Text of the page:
Thousand Island dressing is one of the most popular salad dressings. It is an American salad dressing and condiment that is based on mayonnaise. It can include lemon juice, orange juice, olive oil, paprika, Worcestershire sauce, Tabasco sauce, mustard, vinegar cream, chili sauce, ketchup or tomato puree. Aside from that, it also usually contains finely chopped ingredients such as onions, pickles, boiled egg, parsley, garlic, and bell peppers.
Thousand Island dressing is widely used in fast-food restaurants and diners in the United States. It is sometimes called special sauce or secret sauce. It is also used by popular fast food restaurants such as In-N-Out Burger in their secret menu items and McDonald’s in their Big Mac. Thousand Island is indeed a popular dressing not just for salads but for other foods as well. But have you ever wondered where it came from and how it was first made?
If you’re one of those who love Thousand Island dressing on their salads and burgers, then you might also want to know its history. No worries because we’re here to tell you all about the history of Thousand Island dressing.
Origins of Thousand Island Dressing
Based on the Oxford Companion to American Food and Drink, the name of the dressing came from the Thousand Islands region that is situated along the upper St. Lawrence River between Canada and the United States. There’s one common version of the dressing’s origins within that region that says a fishing guide’s wife named Sophia LaLonde, made the condiment as part of her husband George’s shore dinner. In this version, actress May Irwin requested the recipe after enjoying it and in turn, she gave it to another.
There’s another version of the origins of Thousand Island dressing. It was in 1894 when Georg Boldt, a Thousand Island summer resident who built Boldt Castle between 1900 and 1904 and the proprietor of the Waldorf-Astoria Hotel, instructed Oscar Tschirky, the hotel’s maître d’hotel, to put the dressing on the menu because he forgot dressing on salads and improvised with what ingredients were available during that time.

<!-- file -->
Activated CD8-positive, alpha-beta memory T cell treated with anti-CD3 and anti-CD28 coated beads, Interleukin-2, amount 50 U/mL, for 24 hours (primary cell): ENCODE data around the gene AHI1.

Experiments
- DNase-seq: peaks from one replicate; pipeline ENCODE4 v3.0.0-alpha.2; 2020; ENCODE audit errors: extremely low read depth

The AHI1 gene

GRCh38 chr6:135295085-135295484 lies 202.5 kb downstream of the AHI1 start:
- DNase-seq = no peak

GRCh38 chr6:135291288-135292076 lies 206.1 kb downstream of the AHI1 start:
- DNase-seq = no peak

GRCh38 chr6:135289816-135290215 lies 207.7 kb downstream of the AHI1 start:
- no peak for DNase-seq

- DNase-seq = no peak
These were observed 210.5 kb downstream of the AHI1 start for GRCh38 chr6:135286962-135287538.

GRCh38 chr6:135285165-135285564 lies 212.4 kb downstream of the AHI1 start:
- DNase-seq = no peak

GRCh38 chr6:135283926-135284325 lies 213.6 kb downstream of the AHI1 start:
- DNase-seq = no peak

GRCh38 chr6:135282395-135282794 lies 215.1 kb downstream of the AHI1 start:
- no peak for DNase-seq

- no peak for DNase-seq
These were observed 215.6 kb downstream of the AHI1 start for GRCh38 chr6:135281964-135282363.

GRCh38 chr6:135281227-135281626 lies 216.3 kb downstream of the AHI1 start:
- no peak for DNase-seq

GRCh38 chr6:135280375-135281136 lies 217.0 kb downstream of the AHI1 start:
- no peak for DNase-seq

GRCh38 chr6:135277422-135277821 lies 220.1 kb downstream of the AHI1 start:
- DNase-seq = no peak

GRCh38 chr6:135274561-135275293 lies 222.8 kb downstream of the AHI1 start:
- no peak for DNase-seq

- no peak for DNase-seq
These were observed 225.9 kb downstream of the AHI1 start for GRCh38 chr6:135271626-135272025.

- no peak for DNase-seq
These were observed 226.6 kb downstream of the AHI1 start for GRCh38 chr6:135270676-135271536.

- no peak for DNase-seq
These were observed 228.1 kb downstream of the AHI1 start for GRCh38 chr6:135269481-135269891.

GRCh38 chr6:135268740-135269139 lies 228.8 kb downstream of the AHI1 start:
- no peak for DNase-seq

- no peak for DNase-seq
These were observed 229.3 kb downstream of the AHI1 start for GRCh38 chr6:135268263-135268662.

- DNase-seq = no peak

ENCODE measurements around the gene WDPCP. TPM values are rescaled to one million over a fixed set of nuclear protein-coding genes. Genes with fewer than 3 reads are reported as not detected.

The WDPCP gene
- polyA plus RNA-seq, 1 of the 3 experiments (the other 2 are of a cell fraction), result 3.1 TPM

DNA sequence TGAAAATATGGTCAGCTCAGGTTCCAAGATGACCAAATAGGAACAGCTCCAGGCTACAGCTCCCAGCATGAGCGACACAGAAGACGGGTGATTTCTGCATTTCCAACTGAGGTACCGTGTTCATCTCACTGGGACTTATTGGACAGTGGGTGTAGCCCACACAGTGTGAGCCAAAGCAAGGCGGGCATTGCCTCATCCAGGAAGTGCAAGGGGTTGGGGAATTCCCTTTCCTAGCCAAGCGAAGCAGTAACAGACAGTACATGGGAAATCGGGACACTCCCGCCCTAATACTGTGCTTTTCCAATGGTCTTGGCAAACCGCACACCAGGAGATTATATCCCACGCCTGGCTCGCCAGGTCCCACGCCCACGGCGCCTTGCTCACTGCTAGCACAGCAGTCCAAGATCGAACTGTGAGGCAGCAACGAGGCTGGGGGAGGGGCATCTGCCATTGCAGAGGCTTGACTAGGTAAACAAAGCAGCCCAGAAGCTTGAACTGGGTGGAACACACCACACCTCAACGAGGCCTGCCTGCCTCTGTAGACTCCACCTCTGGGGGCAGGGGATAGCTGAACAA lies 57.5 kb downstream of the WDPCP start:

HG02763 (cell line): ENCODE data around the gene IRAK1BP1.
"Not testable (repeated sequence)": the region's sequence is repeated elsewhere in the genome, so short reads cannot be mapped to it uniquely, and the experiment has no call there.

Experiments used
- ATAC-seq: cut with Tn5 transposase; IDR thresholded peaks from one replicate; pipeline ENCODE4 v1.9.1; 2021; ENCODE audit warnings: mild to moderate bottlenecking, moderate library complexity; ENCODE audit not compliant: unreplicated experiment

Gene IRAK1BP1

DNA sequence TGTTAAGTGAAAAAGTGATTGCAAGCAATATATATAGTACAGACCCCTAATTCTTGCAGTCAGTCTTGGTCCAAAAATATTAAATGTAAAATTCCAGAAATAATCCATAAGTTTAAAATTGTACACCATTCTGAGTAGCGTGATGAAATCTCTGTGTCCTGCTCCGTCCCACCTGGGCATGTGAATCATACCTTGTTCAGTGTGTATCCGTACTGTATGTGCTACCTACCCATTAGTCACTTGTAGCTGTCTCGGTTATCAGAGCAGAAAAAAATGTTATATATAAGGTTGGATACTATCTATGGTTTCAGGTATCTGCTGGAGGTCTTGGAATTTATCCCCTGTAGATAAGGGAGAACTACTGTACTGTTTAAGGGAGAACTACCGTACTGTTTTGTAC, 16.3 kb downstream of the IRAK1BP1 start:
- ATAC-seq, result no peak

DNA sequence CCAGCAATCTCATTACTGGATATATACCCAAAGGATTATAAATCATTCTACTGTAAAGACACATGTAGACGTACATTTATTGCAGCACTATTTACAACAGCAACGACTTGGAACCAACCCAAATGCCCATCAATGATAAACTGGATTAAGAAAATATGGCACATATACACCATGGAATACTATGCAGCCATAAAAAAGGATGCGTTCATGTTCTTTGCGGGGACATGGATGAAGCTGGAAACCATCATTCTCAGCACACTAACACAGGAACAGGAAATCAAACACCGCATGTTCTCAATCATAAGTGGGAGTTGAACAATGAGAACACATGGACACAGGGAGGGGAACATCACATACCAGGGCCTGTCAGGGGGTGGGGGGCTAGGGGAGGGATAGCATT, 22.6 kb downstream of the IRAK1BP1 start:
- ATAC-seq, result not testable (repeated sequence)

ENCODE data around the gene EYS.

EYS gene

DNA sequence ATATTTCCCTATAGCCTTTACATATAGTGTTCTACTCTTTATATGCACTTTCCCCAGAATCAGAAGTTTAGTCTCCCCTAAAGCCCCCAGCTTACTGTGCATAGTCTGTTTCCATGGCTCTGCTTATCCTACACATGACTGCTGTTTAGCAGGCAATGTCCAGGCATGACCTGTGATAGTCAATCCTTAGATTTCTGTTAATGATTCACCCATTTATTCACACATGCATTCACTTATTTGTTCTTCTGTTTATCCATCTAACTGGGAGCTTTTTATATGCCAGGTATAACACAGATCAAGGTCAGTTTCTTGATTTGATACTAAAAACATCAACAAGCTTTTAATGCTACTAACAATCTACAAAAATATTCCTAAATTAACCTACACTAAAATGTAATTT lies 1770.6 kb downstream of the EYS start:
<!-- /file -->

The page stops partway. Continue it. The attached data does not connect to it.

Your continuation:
According to a 1959 National Geographic Article, Thousand Island dressing was developed by Boldt’s chef. There were claims that he was involved in the introduction of the dressing at the Waldorf but chef Tschirky did not mention the salad dressing in his cookbook that was published during that time.
In 2010, Michael Bell, a sociologist from the University of Wisconsin, along with his graduate students, attempted to determine the origin of Thousand Island dressing. Based on their study, they found out that the story differed among villages and islands in the Thousand Islands region. Aside from that, they also discovered that there’s a third origin story about the dressing. The third origin story states that the original recipe was based upon French dressing and it was supported by a recipe published in the 11th edition of The Fannie Farmer Cookbook in 1965. All of the claims were based upon oral traditions without supporting records.
Based on Food and Wine magazine, Thousand Island dressing was a traditional sauce from the late 19th century in the Thousand Islands region. They stated that there was a wealthy who visited the region and carried bottles of the local sauce back to New York City and one variant of that was found in Clayton, New York called Sophia’s Sauce. That sauce was found at the Herald Hotel run by Sohpia LaLonde, the innkeeper.
But there are also some food writers who claim that Thousand Island dressing was invented by Theo Rooms, a chef from the Blackstone Hotel in Chicago during the same time period. Based on food historians from Food Timeline, the earliest print references to Thousand Island dressing appear in 1912. And the recipes for different versions of the dressing begin to appear after that throughout the United States.
There’s also a dressing that is similar to Thousand Islands and it’s called Rhode Island dressing. It’s introduced by Tore Wretman, a Swedish restaurateur. It has a confusing named for foreigners because its origin is also unclear and the dressing does not have any relationship to Rhode Island and it is also not used for similar preparations outside Sweden.
In the present time, Thousand Island dressing is no longer associated with the culinary elite. It’s because we can now easily buy the dressing in stores and even create it on our own.